[nbusers] Re: Netbeans Vs IDEA
- From: "Stadelmann Josef" <
- To: <
- Subject: [nbusers] Re: Netbeans Vs IDEA
- Date: Wed, 28 Nov 2012 10:39:20 +0100
Maybe you need http://www.freelancer.de/ and work as freelancer . unfortunately only in German this page. Josef
Von: Owen Thomas [mailto:
Gesendet: Mittwoch, 28. November 2012 00:02
Betreff: [nbusers] Re: Netbeans Vs IDEA
Hmm... Agile development... CI/CD... the way developers do whatever it is that they do...
This is almost a lovely OT (my initials) posting; I'll have a go a dragging it into the bizarre and use my contribution to caress my pet pieve.
Maybe some of the posters could elucidate the per se benefits of collocation in software development practise? I can't find one.
Oh... don't worry about it. Perhaps someone might point me to an employer who'll give me a go at working for them from my home here in Australia in a pro-rated 20 weekly hours FTE position. I don't care where they are, and so long as they don't care where I might be, I'll be happily to work with them.
It probably would be better to get back to me directly.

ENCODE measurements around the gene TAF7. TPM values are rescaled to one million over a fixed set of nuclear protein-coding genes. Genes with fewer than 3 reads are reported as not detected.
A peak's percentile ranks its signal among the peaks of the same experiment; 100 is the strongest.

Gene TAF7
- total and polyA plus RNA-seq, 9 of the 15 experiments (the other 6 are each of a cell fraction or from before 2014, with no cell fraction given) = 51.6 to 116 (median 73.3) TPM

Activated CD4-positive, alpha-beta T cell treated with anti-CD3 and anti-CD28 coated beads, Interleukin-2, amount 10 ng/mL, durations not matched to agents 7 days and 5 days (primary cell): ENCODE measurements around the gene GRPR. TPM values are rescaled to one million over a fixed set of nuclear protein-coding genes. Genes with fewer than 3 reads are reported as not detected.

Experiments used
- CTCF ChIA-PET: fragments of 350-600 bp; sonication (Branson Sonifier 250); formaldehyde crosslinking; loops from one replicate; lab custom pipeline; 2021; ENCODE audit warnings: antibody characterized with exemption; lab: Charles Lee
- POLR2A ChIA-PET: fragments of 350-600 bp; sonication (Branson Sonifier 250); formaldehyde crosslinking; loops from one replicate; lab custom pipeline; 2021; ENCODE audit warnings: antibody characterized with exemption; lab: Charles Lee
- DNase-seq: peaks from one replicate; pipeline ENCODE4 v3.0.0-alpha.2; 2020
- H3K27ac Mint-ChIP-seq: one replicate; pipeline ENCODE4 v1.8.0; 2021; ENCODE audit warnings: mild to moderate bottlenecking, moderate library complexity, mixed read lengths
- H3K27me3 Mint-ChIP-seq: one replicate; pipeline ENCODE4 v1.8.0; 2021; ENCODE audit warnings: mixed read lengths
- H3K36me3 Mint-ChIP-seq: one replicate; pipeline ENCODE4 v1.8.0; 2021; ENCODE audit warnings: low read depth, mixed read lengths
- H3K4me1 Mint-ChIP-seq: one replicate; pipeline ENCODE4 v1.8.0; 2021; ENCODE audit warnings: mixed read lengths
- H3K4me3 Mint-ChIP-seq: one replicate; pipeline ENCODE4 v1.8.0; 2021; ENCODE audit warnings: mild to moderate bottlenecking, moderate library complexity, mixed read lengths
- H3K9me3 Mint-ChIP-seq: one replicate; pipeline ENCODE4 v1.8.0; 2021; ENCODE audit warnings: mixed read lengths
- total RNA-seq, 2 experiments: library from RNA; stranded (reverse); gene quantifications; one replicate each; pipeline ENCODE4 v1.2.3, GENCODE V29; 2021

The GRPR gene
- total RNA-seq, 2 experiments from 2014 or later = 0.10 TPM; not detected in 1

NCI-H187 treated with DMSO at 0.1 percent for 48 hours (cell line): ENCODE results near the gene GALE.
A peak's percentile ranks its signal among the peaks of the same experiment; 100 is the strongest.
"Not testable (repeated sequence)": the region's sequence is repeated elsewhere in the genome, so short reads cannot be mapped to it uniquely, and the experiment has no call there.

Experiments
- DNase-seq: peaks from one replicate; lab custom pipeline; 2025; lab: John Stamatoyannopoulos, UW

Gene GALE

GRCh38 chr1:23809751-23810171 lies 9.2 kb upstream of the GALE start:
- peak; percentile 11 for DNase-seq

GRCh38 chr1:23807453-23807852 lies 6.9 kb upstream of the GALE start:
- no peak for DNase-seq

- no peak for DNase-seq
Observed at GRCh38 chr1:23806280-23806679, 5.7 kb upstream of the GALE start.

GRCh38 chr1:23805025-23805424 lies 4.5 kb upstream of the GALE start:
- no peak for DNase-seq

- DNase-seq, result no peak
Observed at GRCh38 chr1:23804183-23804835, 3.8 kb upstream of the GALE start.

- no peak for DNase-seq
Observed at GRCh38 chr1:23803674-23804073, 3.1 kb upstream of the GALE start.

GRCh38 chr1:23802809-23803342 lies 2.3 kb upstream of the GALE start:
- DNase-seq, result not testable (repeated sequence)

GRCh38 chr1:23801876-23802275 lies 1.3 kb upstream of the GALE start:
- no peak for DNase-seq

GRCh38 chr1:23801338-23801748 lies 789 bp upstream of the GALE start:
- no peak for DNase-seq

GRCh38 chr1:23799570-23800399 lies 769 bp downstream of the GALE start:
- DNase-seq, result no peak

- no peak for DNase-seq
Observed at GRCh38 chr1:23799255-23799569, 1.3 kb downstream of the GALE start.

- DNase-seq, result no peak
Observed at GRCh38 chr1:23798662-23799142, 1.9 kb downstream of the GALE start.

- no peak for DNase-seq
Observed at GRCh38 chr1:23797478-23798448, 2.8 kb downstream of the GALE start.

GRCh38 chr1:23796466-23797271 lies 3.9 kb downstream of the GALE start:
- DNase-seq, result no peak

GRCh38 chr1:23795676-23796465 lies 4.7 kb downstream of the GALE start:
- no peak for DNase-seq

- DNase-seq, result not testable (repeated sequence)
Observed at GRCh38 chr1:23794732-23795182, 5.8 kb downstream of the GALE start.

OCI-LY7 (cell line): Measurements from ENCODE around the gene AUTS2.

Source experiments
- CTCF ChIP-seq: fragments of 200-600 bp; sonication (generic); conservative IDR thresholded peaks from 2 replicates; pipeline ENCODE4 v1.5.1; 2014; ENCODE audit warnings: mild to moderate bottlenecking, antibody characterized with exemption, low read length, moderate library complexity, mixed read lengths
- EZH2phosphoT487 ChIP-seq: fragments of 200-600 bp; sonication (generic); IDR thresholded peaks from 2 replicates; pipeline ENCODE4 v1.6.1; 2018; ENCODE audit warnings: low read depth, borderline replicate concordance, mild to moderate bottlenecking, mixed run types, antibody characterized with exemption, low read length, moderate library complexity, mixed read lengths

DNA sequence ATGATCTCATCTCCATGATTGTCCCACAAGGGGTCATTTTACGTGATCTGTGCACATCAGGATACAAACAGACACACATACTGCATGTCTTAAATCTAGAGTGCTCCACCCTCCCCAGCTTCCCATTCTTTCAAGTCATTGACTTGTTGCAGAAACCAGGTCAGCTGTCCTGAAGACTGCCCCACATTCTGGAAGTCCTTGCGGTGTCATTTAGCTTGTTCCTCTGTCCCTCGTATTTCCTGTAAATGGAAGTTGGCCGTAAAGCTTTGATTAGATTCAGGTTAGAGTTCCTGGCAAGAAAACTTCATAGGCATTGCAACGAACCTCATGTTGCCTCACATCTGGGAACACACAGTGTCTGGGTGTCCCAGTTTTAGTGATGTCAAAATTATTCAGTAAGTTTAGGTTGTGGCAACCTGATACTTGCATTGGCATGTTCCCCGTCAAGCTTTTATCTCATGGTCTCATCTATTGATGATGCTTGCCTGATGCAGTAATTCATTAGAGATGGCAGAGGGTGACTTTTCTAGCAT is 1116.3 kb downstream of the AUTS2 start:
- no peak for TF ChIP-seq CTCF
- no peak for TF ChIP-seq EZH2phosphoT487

On 28 November 2012 08:07, Jeff <
Jumping on the bandwagon it should be mentioned to consider the direction many companies are going in terms of Agile development and Continuous Integration/Delivery pipeline models.
Consideration should be given on how you build in your pipeline and whether it is it consistently the same as the way developers do local builds.
With what I've seen in Eclipse and presumably IDEA (I don't use IDEA) is a proprietary project structure requiring the maintenance of a separate build script for the CI/CD environments and that is most likely different than what a developer uses, requiring additional maintenance.
With NetBeans, the same "project" file (ANT build.xml, Maven pom.xml) can be used for development as well as via the command-line which translates well to the CD pipeline giving better confidence that what the developer builds will also build in the CI/CD environment.
I can't begin to count the number of times the developer checked in code that worked fine on his workstation, but broke the build pipeline because of missing or duplicate packages, misplaced code, broken paths, etc. because the CD build script didn't get updated properly.
When I started at my current job, the entire team was using MyEclipse 9 for development with an associated Eclipse project as well as an ANT build script that was specific to the CD pipeline.
I never could figure out if MyEclipse could use the actual ANT script in place of it's own project or if it could keep the ANT script in sync but the process to maintain it if something changed was painful and often didn't get updated as much as it should have because of that reason.